Despite the current confusing political climate in the UK, many people identify the need for us to increasingly source our energy needs from renewables sources. Miscanthus has been developed for energy production, producing large amounts of biomass efficiently: and is widely acknowledged as an ideal energy crop which has been previously supported by Natural England in the form of an Establishment Grant. It also complements forestry as it sits easily alongside to help even out supply chain needs.
Energy crops can be used for a range of energy markets, for dedicated biomass power stations or co-firing at existing coal power stations. On a smaller scale the crop can be burnt directly as chip (or bought pelletised) on farm to generate heat, qualifying under the Renewable Heat Initiative as it is now more widely densified into energy crop pellets for use in dedicated boilers at home or in business. Within the UK, it is estimated that over 125,000 Ha of production is required for Dedicated Power Projects, with further areas needed to satisfy the co-firing and heating markets. This can all be grown on non food producing land that still qualifies for BFP. It is ideal for farmers wishing to take life easier but who still want to retain control over their land.
The Renewable Heat Incentive (RHI) from the Department of Climate Change (DECC) has helped revolutionise the way we think about generating heat in commercial buildings and, eventually, our homes, (once Government decide on their best Policy to achieve this!)
The RHI for those businesses that install new Biomass Boilers with approved installers, is guaranteed for at least 7 years and is index linked.
For example, an approved 60Kw Biomass boiler installed to provide heating and hot water for a small office block would only require 3 hectares of locally grown Miscanthus as its sole fuel, or less when supplementing local wood supply. This would deliver significant savings over conventional fossil fuel based sources, and provides approximately £6,000 p.a. of RHI payment, related to actual use, which is metered.
SEIL Team have researched biomass installers and manufacturers and have gained huge experience, trading in other EU countries. We know the good guys and the ones to sidestep, and will be pleased to help. Just give us a call, using the call back or online enquiry form.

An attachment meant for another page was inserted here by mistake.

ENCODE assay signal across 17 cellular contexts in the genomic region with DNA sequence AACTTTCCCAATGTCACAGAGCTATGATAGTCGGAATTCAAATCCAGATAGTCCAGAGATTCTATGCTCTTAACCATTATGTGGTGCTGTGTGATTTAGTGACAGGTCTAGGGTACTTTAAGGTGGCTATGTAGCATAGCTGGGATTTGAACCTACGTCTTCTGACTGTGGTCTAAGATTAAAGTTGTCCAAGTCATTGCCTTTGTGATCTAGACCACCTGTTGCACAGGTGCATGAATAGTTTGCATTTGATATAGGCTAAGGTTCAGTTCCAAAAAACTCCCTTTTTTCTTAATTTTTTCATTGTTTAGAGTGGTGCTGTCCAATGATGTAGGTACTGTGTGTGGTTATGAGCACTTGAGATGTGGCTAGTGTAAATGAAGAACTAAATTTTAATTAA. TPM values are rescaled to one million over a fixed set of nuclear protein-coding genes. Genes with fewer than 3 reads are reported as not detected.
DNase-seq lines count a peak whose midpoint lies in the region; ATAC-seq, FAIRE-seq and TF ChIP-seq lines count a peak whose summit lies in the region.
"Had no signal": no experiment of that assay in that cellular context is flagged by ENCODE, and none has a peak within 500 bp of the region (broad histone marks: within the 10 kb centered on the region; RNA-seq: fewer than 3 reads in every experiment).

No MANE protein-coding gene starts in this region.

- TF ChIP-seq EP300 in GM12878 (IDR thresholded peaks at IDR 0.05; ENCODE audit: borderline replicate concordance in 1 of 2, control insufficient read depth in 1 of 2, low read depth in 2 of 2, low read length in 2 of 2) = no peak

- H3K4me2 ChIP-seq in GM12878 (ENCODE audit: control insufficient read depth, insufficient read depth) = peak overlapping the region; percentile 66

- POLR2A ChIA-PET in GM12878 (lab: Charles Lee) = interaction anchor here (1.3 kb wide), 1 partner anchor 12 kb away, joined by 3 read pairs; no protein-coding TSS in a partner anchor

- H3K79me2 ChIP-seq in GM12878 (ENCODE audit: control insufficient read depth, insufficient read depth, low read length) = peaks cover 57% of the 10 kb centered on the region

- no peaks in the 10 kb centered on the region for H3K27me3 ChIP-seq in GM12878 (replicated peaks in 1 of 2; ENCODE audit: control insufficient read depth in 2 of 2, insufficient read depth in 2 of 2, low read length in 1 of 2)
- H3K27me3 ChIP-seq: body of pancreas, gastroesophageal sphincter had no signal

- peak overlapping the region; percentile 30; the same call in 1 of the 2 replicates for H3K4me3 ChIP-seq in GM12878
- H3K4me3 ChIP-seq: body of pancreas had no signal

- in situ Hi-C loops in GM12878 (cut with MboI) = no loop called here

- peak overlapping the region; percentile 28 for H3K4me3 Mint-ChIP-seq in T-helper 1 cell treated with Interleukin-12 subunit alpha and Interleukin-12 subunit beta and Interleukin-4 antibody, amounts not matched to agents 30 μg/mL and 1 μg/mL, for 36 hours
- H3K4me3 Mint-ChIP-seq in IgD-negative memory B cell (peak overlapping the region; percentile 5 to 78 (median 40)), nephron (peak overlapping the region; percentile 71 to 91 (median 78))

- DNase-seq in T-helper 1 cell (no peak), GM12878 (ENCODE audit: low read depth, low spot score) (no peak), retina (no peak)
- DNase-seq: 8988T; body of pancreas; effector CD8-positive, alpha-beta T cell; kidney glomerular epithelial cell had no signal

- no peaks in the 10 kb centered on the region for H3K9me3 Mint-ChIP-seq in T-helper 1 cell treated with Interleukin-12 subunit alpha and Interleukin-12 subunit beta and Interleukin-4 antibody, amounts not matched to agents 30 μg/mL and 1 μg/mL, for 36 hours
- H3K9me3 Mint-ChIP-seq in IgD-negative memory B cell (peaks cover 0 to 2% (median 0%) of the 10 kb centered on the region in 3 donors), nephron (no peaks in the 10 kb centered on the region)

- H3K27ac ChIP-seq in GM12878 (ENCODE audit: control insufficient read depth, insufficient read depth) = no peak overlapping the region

Another major UK market, currently, is for co-firing Miscanthus in existing coal fired power stations to generate renewable electricity. Many major UK power plants are now co-firing a proportion of biomass, creating an annual requirement of over 3 million tonnes, and SEIL Team have helped secure substantial indirect co-firing contracts with companies such as Drax Power Ltd (who own and operate the largest and cleanest power station in the UK). Drax supplies around 7% of the UK's entire electricity and is a leader and innovator helping to create new sources of biomass for renewable energy generation in the UK – a fact, often over looked. Drax recognises the clear benefits of using Energy Cops like Miscanthus and by developing local supply chains has helped create demand for large volumes of Miscanthus to meet their targets of 12.5% of output from renewable biomass sources.
Green Deal has failed to take off, but we all hope that something like it will be announced shortly. This will allow compacted Miscanthus to be used in dedicated domestic biomass heating boilers and will be competitive against conventional fossil fuel alternatives. It is estimated that biomass heating sources could contribute up to 3% of the total UK energy requirement, particularly now that the UK Govt have launched the Renewable Heat Initiative. Currently, this provides support of over 8p per kWh, index linked to approved projects. See the leading paragraph above, on the Renewable Heat Incentive.
Currently most biofuels are produced from food based crops like maize, wheat and rape. However, scientific advancements mean that Miscanthus can be used in second generation biofuels using ligno-cellulosic conversion. Miscanthus produces significantly lower CO2 emissions per unit of fuel than many other crops. As it also produces higher yields per hectare of land, much less land is required, enabling more land to be used to produce food crops for consumption. This process is now near commercial launch so please ask for more information. Process Plants are modular and can be designed and constructed to meet individual needs.